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Marketers know that die-hard customer loyalty is the key to building great brands. But businesses often overlook the fact that keeping stellar employees engaged also depends on an intangible, emotional connection. 

Think about it this way: Satisfied customers don’t necessarily come back, and they don’t sing your praises. Loyal ones do. So what is it that moves a customer from satisfied to loyal? And can we use the same understanding to make top performers happier in their jobs?

Studies presented in Human Sigma by Dr. John Fleming, a Gallup researcher, support that the movement from satisfaction to loyalty happens because of an emotional connection a customer has to a brand, product, person or company. It’s both “what” (you deliver) and “how” (you deliver it). Let’s call this the "loyalty formula":

  • If we don’t get it right, we create a dissatisfied customer. These customers don’t return.
  • If we get it right – deliver the service or product as expected – then we create a satisfied customer. These customers may return.
  • If we get it right and do something more – something that creates an emotional connection – then we create a loyal customer. These customers not only return, but they become brand evangelists.

Creating a Loyal Workplace Environment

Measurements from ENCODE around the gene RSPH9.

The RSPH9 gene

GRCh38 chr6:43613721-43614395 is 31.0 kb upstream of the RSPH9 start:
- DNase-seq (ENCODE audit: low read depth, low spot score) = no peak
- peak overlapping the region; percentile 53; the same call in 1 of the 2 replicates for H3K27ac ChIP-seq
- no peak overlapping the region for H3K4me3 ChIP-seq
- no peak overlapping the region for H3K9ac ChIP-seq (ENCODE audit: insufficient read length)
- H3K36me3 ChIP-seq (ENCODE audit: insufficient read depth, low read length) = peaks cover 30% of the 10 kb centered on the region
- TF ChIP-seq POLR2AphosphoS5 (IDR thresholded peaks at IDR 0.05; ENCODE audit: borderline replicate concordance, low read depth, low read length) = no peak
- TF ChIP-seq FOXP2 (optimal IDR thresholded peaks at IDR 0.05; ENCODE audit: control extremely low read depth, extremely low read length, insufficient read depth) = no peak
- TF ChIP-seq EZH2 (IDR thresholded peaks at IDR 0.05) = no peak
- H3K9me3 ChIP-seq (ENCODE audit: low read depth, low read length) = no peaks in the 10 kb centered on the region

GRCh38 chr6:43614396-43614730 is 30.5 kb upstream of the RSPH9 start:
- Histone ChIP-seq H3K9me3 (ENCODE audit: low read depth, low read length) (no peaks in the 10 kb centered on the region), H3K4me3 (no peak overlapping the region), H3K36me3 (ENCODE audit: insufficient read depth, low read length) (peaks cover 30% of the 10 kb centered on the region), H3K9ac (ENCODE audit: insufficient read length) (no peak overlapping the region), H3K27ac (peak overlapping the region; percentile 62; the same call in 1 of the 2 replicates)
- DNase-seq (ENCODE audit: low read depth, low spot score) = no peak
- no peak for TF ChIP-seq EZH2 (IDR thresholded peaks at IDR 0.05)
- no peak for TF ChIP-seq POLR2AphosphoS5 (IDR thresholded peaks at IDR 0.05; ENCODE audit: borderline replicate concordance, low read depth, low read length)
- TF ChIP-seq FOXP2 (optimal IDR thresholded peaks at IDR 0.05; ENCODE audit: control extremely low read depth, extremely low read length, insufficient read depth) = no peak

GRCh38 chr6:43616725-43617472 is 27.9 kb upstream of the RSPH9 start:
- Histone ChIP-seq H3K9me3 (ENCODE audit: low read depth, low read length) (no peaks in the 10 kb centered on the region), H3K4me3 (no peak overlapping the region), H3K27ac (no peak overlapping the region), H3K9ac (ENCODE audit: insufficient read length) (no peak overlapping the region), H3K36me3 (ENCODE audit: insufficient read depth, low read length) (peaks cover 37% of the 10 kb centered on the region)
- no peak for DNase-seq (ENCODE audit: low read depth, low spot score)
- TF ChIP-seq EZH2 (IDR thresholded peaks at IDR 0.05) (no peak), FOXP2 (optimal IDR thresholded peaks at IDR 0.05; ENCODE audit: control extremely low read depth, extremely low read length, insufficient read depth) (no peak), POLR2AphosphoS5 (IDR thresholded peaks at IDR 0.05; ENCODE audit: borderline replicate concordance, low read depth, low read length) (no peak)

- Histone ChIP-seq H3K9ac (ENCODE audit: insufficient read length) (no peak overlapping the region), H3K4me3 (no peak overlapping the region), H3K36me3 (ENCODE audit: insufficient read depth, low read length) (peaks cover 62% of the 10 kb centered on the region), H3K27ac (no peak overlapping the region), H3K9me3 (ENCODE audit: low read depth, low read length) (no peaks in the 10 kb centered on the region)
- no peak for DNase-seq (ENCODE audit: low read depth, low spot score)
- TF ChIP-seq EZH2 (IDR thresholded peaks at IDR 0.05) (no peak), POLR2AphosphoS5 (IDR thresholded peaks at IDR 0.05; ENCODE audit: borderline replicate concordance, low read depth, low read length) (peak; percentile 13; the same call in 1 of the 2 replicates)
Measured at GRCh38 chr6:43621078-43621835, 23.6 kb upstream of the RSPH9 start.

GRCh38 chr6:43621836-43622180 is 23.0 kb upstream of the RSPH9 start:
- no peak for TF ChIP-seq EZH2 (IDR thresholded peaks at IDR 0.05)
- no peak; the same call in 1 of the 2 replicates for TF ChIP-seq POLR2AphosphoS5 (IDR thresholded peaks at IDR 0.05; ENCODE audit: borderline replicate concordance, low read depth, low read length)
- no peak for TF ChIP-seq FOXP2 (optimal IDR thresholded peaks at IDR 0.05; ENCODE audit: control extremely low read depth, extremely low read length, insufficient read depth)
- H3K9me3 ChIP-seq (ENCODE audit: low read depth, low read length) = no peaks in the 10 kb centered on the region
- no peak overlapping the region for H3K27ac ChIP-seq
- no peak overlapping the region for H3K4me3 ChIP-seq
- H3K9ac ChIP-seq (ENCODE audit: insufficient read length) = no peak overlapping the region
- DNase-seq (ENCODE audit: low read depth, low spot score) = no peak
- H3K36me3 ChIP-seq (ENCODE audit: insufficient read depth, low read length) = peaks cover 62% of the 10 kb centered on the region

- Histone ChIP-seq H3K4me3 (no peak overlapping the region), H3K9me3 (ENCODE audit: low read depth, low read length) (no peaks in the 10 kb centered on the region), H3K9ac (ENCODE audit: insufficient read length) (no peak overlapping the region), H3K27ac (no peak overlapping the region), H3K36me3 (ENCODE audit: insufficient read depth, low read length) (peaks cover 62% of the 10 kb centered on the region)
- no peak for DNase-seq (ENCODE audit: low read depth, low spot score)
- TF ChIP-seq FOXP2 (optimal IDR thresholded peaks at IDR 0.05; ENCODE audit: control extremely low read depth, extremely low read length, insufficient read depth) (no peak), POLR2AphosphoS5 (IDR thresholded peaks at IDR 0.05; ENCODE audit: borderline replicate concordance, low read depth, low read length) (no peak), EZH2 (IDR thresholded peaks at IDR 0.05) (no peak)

What happens when we apply this thinking to our employees? There are several things companies need to set in place in order for employees to do their jobs well. Clearly defining roles and expectations, providing meaningful performance feedback and offering a clear career path are just a few workplace engagement practices – the "what" – that employers need to deliver. 

The key to creating loyalty, however, is how companies deliver these practices. 

Let’s consider the different ways to deliver performance feedback, applying the loyalty formula:

  • Not getting it right: Your employees get their performance reviews only once a year. This lack of regular, meaningful performance feedback creates a poor relationship between the employee and your company – not only do employees not know the quality of their work, they also lose respect for management. This creates a dissatisfied employee who becomes actively disengaged at work, and then leaves.
  • Getting it right: Your employees have weekly structured performance feedback. Each week, employees and management sit together to review the previous week’s work, effort and impact. This meets the organization’s goals and employees are “satisfied” with the regular contact. In this case, employees have what they need to do the job, but they are still missing an emotional connection. Employees do good work, not great work.
  • Getting it right and doing something more: You work closely with your employees and provide both corrective and supportive feedback as events happen. Your management style is to stay connected in real-time with employees. Employees now build a strong personal relationship with their management – one that can handle discussions of any topic. This level of performance encourages an employee to stay.

Most of the reasons employees (and customers) leave are because we don't think proactively about the steps necessary to make them choose to stay. In the workplace, we have to provide what employees need to do their jobs well – every time, all the time. We also have to provide that important emotional connection – helping an employee apply his or her heart to the work, workplace, manager and team.

In other words, it’s all about remembering the “human” in human capital.

Photo: Shutterstock